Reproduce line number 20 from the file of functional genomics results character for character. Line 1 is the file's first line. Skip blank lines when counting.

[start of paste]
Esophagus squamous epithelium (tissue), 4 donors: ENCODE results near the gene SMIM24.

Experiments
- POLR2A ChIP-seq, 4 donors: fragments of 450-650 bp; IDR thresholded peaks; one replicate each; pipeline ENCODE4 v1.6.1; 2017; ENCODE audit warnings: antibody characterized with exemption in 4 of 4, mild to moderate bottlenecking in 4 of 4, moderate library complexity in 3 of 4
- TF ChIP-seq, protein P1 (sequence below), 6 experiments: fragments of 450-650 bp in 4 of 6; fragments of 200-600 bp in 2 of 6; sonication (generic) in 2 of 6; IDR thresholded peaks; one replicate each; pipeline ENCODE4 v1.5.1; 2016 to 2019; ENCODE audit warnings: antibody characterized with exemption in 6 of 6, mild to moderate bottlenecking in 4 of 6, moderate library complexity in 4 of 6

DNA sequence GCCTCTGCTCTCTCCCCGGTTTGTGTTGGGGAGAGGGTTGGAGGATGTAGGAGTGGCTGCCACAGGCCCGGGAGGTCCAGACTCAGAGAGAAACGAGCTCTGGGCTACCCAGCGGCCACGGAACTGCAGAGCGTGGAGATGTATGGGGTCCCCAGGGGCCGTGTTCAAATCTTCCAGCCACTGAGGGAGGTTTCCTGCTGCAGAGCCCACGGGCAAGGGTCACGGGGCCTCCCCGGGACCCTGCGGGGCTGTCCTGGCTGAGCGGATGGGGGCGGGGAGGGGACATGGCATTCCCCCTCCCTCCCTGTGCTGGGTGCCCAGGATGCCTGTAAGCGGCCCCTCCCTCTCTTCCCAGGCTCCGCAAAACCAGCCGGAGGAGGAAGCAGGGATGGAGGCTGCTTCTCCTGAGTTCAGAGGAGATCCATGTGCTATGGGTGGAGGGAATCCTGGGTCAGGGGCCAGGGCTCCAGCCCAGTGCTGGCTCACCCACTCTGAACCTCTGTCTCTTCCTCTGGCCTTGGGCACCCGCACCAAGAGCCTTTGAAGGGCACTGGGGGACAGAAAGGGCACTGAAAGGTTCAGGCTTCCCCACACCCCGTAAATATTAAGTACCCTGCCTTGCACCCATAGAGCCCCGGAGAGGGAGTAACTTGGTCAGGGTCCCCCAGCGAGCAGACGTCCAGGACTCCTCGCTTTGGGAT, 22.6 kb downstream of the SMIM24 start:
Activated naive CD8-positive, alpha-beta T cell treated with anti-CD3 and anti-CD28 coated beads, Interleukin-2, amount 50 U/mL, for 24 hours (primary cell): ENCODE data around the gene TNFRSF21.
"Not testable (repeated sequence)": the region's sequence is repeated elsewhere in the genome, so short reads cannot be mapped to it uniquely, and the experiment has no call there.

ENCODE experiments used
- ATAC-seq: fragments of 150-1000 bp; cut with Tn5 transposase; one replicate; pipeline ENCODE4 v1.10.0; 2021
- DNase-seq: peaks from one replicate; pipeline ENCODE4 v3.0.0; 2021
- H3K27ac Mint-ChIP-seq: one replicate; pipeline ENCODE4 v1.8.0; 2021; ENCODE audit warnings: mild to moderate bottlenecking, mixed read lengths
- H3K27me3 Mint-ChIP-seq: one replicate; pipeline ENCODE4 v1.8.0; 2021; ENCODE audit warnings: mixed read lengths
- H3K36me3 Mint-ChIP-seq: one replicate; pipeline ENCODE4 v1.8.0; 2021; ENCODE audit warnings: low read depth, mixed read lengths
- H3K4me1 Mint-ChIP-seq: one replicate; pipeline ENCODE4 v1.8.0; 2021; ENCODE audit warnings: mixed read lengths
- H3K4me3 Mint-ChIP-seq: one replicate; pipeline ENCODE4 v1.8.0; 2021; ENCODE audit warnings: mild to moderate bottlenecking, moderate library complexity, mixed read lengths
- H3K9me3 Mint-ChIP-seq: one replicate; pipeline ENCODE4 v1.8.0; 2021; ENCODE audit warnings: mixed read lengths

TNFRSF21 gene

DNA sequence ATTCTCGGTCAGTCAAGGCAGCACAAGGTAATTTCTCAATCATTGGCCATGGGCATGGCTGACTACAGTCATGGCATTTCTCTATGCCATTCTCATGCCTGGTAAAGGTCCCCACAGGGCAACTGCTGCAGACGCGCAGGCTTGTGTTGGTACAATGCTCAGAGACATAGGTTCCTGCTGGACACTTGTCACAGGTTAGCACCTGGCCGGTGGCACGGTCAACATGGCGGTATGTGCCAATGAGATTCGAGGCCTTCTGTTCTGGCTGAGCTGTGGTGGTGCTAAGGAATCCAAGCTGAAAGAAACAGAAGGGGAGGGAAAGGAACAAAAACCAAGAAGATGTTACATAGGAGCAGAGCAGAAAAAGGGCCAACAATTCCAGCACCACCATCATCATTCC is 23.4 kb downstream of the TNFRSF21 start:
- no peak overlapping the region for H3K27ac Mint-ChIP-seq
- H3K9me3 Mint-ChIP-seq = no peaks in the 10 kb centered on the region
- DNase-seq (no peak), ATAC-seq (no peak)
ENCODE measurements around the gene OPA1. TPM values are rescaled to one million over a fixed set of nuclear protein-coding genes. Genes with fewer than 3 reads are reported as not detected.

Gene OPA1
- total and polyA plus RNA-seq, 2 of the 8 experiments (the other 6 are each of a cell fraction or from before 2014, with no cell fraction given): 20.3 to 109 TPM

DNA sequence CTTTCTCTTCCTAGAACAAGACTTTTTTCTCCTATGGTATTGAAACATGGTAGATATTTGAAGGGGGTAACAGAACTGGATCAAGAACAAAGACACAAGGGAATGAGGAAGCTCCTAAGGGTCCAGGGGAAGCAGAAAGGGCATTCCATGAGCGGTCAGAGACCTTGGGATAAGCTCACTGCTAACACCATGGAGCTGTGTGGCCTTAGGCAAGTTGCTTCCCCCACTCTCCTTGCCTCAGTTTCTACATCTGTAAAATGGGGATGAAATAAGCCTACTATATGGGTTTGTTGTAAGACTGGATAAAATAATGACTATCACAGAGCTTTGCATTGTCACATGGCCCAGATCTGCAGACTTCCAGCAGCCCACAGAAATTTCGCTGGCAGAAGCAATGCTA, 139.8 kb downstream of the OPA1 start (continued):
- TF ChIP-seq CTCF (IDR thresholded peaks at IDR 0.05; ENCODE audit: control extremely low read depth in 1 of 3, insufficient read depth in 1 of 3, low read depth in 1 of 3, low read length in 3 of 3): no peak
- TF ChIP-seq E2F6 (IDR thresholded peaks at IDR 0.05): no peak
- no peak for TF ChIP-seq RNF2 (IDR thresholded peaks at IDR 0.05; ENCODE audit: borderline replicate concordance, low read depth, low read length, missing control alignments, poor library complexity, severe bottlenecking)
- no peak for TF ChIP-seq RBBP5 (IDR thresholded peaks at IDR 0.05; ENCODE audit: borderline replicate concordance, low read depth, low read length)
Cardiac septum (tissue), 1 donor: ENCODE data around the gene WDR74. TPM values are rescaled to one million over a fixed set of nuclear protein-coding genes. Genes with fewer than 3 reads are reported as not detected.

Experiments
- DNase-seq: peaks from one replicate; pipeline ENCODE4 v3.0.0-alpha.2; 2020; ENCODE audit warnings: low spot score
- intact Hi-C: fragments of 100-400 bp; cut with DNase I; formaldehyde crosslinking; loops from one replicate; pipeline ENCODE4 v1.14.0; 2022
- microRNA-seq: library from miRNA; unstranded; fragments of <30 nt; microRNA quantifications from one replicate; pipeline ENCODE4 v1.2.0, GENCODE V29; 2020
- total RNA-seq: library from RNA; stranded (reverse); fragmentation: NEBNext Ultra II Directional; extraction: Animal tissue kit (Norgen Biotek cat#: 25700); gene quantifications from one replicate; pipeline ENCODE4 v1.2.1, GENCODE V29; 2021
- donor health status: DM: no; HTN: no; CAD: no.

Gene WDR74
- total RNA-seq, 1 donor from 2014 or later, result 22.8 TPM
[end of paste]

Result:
- H3K9me3 Mint-ChIP-seq = no peaks in the 10 kb centered on the region